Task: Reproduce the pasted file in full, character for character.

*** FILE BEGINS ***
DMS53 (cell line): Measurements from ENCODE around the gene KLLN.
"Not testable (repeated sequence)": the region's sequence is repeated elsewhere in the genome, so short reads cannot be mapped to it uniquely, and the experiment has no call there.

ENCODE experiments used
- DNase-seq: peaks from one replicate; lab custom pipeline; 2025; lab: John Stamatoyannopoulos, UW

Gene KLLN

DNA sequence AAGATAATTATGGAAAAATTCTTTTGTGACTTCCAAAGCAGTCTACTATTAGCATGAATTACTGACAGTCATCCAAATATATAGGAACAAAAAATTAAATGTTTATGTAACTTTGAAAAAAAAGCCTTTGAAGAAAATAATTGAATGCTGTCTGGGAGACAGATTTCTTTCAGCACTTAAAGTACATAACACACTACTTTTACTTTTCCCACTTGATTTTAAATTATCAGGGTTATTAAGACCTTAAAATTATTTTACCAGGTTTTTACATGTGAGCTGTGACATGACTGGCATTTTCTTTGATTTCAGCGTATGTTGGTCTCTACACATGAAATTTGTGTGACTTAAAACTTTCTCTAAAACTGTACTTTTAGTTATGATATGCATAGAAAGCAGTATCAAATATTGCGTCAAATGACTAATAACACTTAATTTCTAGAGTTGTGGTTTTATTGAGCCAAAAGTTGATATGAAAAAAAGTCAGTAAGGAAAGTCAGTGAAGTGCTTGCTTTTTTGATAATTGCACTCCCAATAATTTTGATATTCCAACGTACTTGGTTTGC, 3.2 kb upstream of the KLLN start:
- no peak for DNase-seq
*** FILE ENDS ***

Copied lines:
DMS53 (cell line): Measurements from ENCODE around the gene KLLN.
"Not testable (repeated sequence)": the region's sequence is repeated elsewhere in the genome, so short reads cannot be mapped to it uniquely, and the experiment has no call there.

ENCODE experiments used
- DNase-seq: peaks from one replicate; lab custom pipeline; 2025; lab: John Stamatoyannopoulos, UW

Gene KLLN

DNA sequence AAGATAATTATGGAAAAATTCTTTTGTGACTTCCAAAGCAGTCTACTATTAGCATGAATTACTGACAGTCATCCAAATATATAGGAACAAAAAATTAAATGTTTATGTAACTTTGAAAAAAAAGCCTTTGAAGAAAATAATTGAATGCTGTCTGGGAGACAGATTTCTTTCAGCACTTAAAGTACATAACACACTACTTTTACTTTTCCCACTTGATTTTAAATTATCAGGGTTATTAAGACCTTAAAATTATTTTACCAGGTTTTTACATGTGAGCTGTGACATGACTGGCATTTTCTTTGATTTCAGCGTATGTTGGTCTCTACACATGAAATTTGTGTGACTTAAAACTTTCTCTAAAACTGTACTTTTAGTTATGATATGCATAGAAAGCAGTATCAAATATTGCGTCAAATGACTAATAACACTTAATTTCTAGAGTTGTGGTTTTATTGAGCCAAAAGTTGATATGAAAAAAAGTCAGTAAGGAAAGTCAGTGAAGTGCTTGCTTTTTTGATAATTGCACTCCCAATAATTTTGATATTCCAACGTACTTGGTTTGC, 3.2 kb upstream of the KLLN start:
- no peak for DNase-seq